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Ask the Expert: Understanding the requirements of video storage

Over the past few years, video storage costs have dropped dramatically — by 50 per cent per year — and compression techniques have improved vastly, providing organizations with far more choices in addressing their needs.



July 21, 2009
By Bob Moore

Topics

Three primary factors influence the amount of storage that your
customers need, including how you compress video, how many frames per
second are recorded (which may be different from what is viewed) and
the resolution that will be stored (there is no need to store the
entire image). Fortunately, several suppliers offer free online
“storage calculator” tools that enable you to plug in the three
variables and come up with a reasonable storage solution — and even
view how the video will appear.

Compression Standards
Compression plays a large role in determining requirements. For
example, a 1.3 megapixel network camera has four times the storage
requirements of a VGA camera. The good news is that H.264 offers vast
quality improvements, including 80 per cent network bandwidth and
storage savings, compared to Motion JPEG. The result is a more
cost-effective video surveillance system and simplified deployment and
management of large video surveillance deployments.

In real terms, the use of H.264 offers benefits in any one of three
areas. First, you can increase the video frame rate, even while using
existing bandwidth and storage capabilities. Second, you can increase
camera resolution to take advantage of megapixel capabilities without
having to increase bandwidth and storage requirements that would have
been necessary in the past. And finally, if you are satisfied with your
existing frame rates and resolution, you can simply reduce bandwidth
requirements, which may be important in wide-area network setups and in
cases where you want to reduce the storage costs of large archives.

Your storage requirements will also be influenced by the time period
that video must be stored. For example, high-resolution video shot at
30 frames per second may require a good deal of storage if it is to be
maintained for any length of time. And some organizations are bound by
regulatory requirements that insist that data be stored for three years
or more, such as our federal prison system or hospitals. In fact, there
are companies with over 40,000 terabytes of video storage.

Upgrade Considerations
It’s quite possible that your customers could find an analogue solution
that would meet its needs today. But to upgrade from a “black box” DVR
is far more difficult and expensive than IP storage. With a DVR, you’ll
be limited by the DVR’s upgrade limitations. It’s not always as simple
as opening up the box and changing or adding a hard drive. In some
cases, you’ll need to send the unit back to the manufacturer and pay a
premium price.
To avoid this, some companies simply buy three or four times more
storage for their DVR than needed. The problem with that approach is
that storage costs keep falling. So it is far more cost-effective to
buy additional storage when you need it.

A better choice is to go with a video management system (VMS) based on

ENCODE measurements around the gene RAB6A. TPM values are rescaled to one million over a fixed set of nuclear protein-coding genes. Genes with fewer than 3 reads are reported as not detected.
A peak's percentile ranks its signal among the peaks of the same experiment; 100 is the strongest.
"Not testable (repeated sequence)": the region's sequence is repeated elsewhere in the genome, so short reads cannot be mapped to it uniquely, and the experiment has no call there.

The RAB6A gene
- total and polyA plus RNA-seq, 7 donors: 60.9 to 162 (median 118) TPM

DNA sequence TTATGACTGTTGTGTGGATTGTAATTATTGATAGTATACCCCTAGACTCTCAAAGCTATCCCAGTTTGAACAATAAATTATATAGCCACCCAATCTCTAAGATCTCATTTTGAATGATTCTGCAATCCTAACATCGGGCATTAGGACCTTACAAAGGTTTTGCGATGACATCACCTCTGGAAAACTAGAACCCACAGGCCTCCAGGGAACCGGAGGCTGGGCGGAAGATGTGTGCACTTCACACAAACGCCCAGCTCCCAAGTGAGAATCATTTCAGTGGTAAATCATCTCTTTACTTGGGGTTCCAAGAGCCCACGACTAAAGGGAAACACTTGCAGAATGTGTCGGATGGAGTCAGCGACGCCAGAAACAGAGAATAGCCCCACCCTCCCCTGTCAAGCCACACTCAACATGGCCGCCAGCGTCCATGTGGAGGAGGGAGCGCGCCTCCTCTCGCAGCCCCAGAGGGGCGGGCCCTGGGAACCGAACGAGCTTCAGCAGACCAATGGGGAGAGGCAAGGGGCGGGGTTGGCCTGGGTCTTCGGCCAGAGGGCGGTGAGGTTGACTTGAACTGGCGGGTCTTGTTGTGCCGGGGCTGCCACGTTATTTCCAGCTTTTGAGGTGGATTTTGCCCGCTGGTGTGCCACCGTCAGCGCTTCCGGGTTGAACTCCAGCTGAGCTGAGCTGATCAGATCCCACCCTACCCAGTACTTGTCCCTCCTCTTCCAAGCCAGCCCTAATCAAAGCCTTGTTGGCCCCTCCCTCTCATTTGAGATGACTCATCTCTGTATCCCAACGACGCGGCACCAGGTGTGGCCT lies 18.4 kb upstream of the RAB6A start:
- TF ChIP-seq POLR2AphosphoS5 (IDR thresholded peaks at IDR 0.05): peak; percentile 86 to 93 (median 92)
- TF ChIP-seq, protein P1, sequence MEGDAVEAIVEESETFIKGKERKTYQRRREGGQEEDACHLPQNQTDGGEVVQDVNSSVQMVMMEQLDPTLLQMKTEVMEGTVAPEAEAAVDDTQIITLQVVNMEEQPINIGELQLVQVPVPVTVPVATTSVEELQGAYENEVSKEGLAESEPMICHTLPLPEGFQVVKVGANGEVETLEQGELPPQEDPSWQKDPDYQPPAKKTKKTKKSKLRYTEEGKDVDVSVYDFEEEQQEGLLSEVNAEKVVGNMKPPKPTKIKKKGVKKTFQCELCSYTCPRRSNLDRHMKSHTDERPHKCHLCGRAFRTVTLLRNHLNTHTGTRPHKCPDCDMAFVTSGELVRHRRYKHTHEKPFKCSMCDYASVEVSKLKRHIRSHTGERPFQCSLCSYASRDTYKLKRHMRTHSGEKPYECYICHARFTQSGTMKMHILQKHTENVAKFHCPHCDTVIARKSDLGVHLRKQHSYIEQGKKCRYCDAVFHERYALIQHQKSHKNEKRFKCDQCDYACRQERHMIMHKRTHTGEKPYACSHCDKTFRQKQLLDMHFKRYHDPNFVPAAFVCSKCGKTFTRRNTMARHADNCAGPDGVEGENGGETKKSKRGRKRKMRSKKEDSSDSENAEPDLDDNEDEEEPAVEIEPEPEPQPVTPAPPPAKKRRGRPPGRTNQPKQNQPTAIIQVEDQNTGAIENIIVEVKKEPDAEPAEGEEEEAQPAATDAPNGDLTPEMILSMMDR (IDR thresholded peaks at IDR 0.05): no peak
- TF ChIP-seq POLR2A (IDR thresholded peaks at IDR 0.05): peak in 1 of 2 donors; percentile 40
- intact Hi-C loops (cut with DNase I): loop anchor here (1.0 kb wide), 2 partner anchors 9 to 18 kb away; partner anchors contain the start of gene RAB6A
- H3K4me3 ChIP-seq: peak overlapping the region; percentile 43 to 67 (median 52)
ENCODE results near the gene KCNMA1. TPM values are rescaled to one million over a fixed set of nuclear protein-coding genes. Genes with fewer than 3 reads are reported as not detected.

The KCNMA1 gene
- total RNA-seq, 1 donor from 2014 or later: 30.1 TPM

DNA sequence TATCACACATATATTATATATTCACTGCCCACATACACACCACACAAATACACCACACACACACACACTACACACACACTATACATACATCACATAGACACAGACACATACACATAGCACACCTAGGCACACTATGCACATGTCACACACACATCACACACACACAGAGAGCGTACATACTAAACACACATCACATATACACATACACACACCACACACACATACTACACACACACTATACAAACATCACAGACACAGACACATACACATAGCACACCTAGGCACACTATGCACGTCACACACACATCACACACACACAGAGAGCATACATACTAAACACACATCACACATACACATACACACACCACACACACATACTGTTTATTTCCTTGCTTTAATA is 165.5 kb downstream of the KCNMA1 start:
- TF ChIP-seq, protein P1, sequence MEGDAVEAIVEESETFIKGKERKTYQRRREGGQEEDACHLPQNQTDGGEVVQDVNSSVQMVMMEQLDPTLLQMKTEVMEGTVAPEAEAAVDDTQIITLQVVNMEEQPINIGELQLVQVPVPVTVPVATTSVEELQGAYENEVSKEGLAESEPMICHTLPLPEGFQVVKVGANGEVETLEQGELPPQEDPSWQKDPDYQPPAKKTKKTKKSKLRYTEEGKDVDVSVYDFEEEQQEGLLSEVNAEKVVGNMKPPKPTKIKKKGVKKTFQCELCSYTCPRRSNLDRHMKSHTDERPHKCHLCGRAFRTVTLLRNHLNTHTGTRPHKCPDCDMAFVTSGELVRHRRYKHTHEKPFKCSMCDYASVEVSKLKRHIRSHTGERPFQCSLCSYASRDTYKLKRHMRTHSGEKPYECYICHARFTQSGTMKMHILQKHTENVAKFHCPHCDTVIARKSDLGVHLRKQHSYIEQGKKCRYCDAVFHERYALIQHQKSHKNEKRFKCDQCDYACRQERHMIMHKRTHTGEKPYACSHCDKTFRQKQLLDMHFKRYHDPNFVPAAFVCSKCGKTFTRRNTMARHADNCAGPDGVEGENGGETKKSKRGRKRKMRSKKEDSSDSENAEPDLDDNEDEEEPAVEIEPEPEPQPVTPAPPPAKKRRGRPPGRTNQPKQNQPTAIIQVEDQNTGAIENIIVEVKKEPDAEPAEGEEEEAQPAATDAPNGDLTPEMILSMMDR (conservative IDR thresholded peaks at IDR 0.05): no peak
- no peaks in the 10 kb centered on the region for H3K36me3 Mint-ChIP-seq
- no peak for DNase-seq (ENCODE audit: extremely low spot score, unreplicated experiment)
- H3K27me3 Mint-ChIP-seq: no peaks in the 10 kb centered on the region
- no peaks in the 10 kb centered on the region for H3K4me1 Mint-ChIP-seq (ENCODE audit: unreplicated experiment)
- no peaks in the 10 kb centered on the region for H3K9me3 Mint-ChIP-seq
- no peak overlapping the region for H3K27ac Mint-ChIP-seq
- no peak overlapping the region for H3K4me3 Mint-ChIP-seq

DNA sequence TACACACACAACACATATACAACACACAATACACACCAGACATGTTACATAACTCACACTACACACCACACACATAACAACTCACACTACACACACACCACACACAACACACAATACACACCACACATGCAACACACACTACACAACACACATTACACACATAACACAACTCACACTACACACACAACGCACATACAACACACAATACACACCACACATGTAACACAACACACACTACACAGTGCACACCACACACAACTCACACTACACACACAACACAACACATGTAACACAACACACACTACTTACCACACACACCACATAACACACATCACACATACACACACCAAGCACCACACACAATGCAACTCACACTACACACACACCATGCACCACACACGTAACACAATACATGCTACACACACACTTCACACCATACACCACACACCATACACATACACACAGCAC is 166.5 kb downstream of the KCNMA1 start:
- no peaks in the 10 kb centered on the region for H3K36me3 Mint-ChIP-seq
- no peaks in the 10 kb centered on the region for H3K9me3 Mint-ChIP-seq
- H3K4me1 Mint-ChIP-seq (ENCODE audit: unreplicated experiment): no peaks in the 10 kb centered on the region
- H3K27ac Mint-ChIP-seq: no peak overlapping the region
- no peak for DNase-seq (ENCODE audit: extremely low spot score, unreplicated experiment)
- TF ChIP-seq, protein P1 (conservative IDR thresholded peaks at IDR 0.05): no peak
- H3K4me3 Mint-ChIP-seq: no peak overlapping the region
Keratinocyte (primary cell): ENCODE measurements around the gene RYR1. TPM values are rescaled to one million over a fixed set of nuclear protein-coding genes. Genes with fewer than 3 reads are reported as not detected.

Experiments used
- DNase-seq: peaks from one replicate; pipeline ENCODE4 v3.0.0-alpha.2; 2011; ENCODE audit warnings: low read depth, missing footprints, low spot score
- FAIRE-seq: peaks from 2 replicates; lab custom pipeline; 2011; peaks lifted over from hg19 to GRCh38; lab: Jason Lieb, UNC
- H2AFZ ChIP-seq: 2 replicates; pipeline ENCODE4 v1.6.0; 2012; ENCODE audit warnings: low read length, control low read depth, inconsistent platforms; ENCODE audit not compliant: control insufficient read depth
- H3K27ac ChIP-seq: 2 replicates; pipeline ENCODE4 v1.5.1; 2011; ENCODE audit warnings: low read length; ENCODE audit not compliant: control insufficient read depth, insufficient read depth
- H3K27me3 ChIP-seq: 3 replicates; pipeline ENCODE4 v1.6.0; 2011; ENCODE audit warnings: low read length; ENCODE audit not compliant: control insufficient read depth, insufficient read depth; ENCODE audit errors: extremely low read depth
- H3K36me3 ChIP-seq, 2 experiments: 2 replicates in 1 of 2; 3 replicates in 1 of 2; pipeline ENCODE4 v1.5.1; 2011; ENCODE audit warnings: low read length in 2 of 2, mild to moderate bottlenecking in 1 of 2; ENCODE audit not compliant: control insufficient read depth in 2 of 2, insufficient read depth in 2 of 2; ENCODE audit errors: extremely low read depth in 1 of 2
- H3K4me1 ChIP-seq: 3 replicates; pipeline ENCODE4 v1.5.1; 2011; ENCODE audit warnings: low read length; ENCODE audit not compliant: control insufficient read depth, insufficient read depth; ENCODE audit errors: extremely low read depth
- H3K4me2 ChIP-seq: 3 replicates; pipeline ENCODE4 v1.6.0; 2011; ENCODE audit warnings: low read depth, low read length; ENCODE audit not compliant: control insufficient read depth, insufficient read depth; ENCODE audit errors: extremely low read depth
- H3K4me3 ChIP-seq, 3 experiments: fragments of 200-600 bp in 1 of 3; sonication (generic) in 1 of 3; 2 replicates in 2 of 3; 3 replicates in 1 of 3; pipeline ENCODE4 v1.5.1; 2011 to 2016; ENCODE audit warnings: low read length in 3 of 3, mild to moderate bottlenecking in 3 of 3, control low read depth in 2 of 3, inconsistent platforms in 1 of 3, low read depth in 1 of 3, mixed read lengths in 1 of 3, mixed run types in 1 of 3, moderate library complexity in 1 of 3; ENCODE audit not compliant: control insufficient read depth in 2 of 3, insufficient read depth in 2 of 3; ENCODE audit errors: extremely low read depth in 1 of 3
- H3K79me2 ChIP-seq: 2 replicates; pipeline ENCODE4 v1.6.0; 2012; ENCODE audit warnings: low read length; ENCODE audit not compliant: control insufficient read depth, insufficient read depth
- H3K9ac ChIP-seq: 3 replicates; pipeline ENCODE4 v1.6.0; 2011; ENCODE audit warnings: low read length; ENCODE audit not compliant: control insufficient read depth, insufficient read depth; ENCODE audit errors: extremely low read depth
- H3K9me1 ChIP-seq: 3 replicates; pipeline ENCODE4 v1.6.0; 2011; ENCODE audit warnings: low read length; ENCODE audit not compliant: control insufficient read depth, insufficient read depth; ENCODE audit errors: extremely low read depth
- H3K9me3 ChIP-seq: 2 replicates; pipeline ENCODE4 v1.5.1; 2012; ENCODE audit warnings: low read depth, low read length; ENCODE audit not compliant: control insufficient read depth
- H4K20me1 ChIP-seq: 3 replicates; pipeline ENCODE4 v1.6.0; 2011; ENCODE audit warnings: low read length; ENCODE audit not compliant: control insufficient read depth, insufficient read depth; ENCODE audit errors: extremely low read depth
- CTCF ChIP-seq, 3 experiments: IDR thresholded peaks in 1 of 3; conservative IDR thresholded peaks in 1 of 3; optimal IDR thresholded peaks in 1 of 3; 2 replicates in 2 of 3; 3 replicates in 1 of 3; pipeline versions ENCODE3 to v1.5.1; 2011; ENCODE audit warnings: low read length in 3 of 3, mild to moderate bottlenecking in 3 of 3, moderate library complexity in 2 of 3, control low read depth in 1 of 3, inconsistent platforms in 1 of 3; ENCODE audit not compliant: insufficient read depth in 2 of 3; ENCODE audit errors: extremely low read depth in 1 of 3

open PC servers.  Even if a customer isn’t ready to fully upgrade to
network cameras, they can utilize video encoders with their analogue
cameras and avoid DVRs completely as an interim step. By choosing a VMS
over a DVR, hard drives can be added or replaced for as little as $150
per terabyte of storage.

Of course, there are several storage options available with a VMS and
the price for storage varies, depending upon whether you are using it
in a PC server or require more advanced capabilities. For example,
system storage can benefit from a redundant array of independent drives
(RAID), allowing users to easily replace drives in case of failure.
Arranging standard, off-the-shelf hard drives so that the operating
system sees them as one large logical hard disk increases storage
throughput as well as reliability. There are different levels of RAID —
from minimal spares to a full “hot swappable” mirrored solution where
there is no disruption to the operation of the system and no loss of
data in the event of a hard disk failure. RAID 5 systems may cost up to
$1,200 for a terabyte of storage. Don’t be afraid of quoting the higher
prices if a customer requires advanced capabilities.

Planning for Redundancies
Beyond using RAID capabilities for redundancy, you may store data in
remote locations. For example, I know of some large corporations,
correctional facilities, retailers and others that store data
simultaneously both onsite and in a central location. Others keep the
data local during the day and then move it to remote locations
overnight when network traffic and costs are lower.

One of the latest trends is to store data at edge devices — video
servers or network cameras in addition to other locations for
redundancy. In such cases, data is stored directly in memory cards. The
advantage of this approach is that storage costs are very low. The
disadvantage is that these edge devices are more easily stolen/damaged
and every two or three years memory cards need to be replaced. In
addition, few software companies have perfected the concept, so that if
you lose network connectivity, the VMS may not be able to properly sync
up the two storage locations. The technology will get there, because
there is a strong business case for the edge device approach, but it’s
not ready yet. Given all of the storage options described above, that
shouldn’t be an issue in finding an approach that meets your customers’
needs.


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